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Shodo or the Art of Japanese Calligraphy

Shodo or the Art of Japanese Calligraphy | ORYOKI

Writing can be an art: from old fairy tale books to hand lettering, we experience this in our daily lives. However, in Japan, the aesthetic form of writing known as Shodo has firmly established itself in the culture. Discover what Japanese calligraphy has to do with martial arts, how to create the most beautiful characters - and why it's worth giving it a try.

More than a beautiful font

"The Way of Writing": that's how Shodo 書道 can be translated. The name already suggests that it's not about the result - but about the way it's achieved. The intricate Chinese characters, which are especially present as decorations and tattoos in our culture, have a long history.

Originally originated in China, the art of beautiful writing became a part of Japanese culture in the 6th century. But like all other imports, calligraphy was not simply adopted by the Japanese. Chinese calligraphy was adapted to the peculiarities of the country - and Shodo was born. The form of calligraphy that is now considered a traditional art continued to evolve until the 10th century.

What are the differences compared to Western or Chinese calligraphy? We write letters with ink and a pen; in East Asia, characters are "painted" with a brush. At first glance, Japanese calligraphy is hardly distinguishable from Chinese calligraphy because it largely uses the same characters, Kanji. However, in Japanese, Hiragana and Katakana may also be used. While each Kanji represents a word, each Japanese Kana character represents a syllable. In Japan, a different writing style is often used compared to China. How the brush is held and the order in which strokes are made - all of this varies depending on the country. True experts can recognize the difference in calligraphy at first glance.

The working materials are also essential for the calligrapher. In China, they are called the "Four Treasures of the Study": paper, ink, an inkstone, and a writing brush.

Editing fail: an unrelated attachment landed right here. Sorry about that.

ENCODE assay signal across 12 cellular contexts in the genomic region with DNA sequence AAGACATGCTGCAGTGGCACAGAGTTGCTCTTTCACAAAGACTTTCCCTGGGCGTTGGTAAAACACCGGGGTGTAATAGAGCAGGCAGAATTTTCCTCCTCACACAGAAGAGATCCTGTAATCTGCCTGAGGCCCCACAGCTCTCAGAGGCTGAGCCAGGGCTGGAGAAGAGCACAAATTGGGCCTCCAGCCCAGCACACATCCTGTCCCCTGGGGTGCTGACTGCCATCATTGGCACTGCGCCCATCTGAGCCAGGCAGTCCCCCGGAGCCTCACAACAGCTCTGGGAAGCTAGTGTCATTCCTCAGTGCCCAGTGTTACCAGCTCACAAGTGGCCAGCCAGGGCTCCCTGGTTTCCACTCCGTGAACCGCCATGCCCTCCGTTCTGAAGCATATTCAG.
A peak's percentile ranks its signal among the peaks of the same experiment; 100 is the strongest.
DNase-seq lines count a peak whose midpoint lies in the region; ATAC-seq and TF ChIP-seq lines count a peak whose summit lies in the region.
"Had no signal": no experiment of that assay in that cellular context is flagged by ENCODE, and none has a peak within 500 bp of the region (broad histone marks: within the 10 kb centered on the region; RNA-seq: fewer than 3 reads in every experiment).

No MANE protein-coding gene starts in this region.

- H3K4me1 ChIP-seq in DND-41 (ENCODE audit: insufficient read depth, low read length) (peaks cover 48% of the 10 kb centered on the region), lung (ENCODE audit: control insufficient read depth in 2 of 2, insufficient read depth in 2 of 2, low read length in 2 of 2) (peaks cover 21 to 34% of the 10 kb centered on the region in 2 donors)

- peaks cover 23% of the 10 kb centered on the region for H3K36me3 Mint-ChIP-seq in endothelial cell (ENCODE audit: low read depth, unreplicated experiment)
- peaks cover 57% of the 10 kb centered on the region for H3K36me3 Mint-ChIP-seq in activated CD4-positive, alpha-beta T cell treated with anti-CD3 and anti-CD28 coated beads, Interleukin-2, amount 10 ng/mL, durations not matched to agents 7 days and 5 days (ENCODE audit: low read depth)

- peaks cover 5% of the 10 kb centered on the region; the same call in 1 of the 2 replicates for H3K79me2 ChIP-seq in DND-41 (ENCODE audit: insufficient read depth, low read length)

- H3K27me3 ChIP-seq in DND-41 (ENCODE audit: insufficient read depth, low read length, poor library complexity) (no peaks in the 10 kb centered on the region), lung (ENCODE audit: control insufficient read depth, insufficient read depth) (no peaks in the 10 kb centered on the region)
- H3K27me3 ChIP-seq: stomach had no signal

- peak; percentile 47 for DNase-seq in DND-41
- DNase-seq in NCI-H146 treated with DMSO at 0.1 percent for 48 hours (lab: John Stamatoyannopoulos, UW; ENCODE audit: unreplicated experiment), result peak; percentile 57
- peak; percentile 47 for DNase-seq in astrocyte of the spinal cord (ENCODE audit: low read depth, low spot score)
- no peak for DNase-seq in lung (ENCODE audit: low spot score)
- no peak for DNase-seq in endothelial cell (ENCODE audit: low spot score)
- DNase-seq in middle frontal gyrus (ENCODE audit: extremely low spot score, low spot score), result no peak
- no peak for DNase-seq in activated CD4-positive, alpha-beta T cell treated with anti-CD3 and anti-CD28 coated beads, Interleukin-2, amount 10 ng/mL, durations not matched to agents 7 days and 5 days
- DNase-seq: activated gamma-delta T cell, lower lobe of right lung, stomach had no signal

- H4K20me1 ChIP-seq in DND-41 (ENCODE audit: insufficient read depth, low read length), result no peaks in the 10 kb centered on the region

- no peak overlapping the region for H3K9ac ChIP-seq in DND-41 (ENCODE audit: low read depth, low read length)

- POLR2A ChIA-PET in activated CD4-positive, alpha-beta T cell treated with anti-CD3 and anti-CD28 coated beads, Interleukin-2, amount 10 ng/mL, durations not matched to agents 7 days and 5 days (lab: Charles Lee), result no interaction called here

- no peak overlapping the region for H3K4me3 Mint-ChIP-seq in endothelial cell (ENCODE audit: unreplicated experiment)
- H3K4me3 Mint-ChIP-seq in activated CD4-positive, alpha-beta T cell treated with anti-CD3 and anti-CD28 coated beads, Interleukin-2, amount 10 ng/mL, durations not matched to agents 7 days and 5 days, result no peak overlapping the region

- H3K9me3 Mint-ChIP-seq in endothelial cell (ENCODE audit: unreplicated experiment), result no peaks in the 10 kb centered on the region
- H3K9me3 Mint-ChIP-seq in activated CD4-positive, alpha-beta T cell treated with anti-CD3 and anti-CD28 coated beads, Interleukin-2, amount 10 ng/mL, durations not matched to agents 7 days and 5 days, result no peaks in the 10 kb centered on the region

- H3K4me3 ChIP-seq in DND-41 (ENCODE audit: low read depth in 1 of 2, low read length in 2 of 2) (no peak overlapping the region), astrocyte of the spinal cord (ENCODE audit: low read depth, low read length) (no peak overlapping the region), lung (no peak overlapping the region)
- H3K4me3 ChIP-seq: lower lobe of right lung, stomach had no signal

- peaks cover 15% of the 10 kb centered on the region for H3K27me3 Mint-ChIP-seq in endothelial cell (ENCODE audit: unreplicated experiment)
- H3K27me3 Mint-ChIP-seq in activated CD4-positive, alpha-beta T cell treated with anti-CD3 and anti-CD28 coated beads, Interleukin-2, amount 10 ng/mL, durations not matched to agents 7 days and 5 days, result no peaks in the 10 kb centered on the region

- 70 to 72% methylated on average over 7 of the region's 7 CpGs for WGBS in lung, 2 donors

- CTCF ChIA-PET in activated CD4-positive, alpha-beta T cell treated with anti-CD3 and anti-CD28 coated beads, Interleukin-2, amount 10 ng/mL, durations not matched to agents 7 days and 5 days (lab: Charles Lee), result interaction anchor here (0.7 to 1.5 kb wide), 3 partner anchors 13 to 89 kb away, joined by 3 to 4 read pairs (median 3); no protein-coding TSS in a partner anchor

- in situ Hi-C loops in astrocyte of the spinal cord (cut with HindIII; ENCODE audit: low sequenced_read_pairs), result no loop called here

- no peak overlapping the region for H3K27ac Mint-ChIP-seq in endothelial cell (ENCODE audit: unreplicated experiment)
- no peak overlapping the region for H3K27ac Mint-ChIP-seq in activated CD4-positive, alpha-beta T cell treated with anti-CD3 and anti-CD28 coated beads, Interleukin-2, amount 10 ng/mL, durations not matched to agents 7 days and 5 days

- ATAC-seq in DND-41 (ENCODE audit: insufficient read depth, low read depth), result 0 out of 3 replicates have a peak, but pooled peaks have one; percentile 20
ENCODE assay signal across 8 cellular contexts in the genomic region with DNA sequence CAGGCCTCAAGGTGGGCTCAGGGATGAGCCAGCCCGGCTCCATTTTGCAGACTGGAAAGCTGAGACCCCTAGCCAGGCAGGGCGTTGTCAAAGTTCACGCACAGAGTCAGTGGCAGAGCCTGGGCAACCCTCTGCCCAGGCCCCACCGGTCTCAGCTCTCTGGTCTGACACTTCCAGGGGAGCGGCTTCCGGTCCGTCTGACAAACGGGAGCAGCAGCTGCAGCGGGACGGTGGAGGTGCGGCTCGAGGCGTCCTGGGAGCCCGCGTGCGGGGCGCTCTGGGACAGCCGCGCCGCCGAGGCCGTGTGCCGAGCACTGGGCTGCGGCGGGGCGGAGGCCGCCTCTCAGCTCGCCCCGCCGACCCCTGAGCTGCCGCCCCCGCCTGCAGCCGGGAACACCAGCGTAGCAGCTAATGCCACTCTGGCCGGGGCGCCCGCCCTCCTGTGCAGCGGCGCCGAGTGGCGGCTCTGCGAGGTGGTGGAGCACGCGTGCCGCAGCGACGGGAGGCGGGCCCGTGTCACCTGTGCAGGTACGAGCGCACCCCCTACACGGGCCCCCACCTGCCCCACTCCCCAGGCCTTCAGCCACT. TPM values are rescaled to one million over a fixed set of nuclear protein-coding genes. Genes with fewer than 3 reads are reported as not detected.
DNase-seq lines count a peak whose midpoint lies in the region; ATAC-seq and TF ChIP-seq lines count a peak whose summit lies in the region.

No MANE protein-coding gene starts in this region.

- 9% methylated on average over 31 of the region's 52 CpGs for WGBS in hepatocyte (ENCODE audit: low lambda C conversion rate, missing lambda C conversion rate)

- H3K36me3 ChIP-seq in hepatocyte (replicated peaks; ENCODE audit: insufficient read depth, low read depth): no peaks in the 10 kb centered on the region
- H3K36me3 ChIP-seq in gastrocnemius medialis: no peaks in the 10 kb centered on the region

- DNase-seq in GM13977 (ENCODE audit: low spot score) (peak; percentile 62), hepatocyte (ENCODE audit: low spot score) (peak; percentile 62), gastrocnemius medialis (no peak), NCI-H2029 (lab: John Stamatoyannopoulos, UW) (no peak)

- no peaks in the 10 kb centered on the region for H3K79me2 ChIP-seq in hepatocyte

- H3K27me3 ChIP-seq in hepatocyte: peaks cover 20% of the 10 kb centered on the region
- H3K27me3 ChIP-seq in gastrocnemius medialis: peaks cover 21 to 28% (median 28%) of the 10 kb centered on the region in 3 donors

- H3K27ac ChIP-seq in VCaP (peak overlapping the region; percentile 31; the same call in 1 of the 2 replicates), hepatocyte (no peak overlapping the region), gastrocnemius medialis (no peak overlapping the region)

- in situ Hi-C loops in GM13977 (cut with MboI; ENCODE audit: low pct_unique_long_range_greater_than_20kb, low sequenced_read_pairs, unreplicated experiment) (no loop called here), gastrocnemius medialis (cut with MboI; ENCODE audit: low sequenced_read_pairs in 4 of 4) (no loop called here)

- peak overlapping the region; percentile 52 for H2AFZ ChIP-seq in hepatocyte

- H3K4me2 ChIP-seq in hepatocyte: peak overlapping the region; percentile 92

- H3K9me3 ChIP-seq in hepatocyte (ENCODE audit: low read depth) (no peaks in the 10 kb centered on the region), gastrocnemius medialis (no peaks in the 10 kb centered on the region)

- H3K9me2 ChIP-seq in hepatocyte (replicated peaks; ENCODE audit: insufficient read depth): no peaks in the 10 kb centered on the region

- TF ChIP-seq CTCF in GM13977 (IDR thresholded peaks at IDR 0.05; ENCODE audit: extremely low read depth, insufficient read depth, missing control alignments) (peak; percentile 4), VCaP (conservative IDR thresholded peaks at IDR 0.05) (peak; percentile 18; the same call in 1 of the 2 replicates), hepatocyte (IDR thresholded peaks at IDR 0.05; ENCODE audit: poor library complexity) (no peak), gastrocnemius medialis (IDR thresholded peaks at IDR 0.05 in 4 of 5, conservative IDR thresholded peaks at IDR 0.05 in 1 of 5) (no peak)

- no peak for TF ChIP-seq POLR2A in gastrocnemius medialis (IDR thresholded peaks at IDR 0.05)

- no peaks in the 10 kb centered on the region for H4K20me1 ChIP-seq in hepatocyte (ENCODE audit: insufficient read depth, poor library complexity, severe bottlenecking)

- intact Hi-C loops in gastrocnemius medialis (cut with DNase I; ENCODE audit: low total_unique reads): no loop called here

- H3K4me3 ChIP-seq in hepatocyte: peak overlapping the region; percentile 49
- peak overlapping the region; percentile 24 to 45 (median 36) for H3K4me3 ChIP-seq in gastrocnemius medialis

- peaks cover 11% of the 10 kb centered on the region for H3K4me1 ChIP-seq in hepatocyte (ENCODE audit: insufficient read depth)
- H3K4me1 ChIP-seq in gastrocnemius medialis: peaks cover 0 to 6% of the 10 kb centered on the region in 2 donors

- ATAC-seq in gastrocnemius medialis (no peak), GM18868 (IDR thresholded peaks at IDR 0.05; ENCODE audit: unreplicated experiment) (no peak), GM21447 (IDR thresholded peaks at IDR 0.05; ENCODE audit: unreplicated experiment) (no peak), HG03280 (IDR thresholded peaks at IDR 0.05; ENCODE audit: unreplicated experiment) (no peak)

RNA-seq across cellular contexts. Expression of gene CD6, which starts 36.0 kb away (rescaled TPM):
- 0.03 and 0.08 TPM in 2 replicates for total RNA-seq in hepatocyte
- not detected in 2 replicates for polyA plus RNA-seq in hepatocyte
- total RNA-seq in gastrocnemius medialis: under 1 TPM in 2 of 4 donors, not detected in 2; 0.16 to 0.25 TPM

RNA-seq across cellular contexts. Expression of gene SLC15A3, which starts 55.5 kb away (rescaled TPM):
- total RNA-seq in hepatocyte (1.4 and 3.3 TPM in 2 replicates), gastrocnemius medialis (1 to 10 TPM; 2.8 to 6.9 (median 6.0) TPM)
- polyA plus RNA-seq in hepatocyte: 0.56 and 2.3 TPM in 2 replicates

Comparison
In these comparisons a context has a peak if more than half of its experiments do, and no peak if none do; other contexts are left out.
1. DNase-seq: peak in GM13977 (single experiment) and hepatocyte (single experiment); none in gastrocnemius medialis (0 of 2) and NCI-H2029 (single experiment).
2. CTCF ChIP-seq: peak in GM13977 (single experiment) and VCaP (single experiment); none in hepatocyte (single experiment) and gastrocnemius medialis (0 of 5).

The tool makes the calligrapher

The characters are not written on regular paper but on special Japanese rice paper called Hanshi. The interesting thing about Hanshi is that it often doesn't actually contain rice - but is made from various other plant materials, such as the fibers of the mulberry tree or the Japanese paper tree (Gampi). This paper is thin to translucent and at the same time exceptionally durable. It has a rough side and a smooth side. The choice between the two is left to individual preference.

Ink in bowl with brush

For writing, you can get ready-made ink, but traditionally it is prepared using an inkstone. Here's how it works: the ink, Sumi, is used in the form of a stick made of soot. First, a little water is added to the inkstone. Then, in a vertical position, the Sumi is lightly rubbed on the stone called Suzuri. The right ratio of water to ink can only be found through experimentation as a beginner. The ink should not be too light and watery, but also not too thick, so that it can be easily applied.

With this ink, not only can writing be done, but also pictures can be drawn. The art of Japanese ink painting is called Sumi-e.

For Shodo, it's best to use special calligraphy brushes, available in various sizes. Japanese brushes are usually made from animal hair - such as goat, sheep, or horse - or synthetic materials, with a handle made of wood or plastic. The hairs at the tip of the brush should taper to a point, be of equal length, and not splay - only then do you have a high-quality calligraphy brush in hand. Alternatively, there are special brush pens called Fude, designed for writing Chinese characters. In Japan, brushes are held vertically during Shodo, requiring the writer to sit upright.